Meniere’s disease is a continuous inner ear (vestibular) disorder. What exactly is it anyway? It is a type of endolymphatic hydrops that produces a collection of persistent symptoms due to an excessive amount of fluid (endolymph) that builds up in the inner ear.
Meniere's disease is common around people in the age range of 40 to 60 years. However, it can develop in anyone at any age. Thus, it can be tough to determine how many people have Meniere's disease. There is no official record to report if such data even exists. However, the National Institutes of Health estimated that around 615,000 people in the United States have Meniere's disease, and at least 45,500 new cases become diagnosed annually.
Here is a quick historical background about this subject. In 1861, a French physician, Dr. Prosper Meniere, had a theory. He stated that this disease could cause vertigo attacks (a fake spinning feeling), irregular hearing loss, and tinnitus (loud ringing in the ears). He also believed that these symptoms originate from the inner ear and not from the brain, which was the prevalent theory. Later on, more people in the medical community thought that Dr. Meniere's opinion was probably the correct one. Thus, it became more and more accepted. As a result, Meniere's disease started to become associated with this illness and inner ear balance problems.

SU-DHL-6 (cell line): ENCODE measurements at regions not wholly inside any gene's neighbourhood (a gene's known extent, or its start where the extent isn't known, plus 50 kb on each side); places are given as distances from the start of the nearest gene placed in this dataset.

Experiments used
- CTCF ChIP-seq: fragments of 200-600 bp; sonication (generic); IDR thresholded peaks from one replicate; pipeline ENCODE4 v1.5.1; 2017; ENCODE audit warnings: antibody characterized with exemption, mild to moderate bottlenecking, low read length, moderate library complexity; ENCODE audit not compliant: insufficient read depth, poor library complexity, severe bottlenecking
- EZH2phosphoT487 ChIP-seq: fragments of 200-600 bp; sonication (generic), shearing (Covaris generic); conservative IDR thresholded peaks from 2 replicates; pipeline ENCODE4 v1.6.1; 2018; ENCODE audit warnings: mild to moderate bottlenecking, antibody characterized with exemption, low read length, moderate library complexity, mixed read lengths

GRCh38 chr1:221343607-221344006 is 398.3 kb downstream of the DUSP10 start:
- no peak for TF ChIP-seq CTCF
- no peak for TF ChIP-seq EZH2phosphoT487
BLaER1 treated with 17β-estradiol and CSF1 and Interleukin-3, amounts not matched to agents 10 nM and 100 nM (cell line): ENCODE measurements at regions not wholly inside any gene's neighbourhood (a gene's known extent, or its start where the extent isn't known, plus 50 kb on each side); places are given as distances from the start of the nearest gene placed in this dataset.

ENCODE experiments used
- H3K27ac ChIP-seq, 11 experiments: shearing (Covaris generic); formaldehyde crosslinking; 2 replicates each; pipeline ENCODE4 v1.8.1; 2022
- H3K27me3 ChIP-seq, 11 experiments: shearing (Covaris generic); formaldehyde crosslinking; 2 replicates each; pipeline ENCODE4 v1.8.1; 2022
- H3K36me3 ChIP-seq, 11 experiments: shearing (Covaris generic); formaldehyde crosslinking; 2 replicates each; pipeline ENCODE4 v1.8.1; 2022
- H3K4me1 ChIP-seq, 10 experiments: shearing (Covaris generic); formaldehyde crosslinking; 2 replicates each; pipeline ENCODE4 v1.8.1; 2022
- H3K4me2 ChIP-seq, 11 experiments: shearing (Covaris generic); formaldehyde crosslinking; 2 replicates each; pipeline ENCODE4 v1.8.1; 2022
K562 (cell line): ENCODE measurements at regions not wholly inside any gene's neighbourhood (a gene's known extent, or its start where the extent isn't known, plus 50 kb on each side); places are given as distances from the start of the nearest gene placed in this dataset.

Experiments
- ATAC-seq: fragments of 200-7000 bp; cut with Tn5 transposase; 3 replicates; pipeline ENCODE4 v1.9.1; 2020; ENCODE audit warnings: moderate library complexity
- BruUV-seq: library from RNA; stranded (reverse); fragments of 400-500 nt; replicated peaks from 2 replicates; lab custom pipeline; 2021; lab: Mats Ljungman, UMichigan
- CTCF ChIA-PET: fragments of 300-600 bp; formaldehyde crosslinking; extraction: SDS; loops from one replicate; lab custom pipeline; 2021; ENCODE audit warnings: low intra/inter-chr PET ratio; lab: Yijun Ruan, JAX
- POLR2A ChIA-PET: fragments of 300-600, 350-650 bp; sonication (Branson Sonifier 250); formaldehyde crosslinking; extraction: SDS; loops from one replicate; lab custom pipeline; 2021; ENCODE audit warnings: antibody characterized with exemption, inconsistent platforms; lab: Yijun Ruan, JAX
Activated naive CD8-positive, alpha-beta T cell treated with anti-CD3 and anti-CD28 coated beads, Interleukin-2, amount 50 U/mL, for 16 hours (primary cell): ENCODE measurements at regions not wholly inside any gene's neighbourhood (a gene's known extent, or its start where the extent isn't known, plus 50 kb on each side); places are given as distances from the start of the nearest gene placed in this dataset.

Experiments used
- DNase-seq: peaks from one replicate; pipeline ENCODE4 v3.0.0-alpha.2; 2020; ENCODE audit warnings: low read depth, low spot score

Meniere’s disease usually begins with fluctuating hearing loss and may become worse, causing dizziness and worsens into vertigo episodes. Also, typical attacks have an aura (it is a specific set of visual warning signs).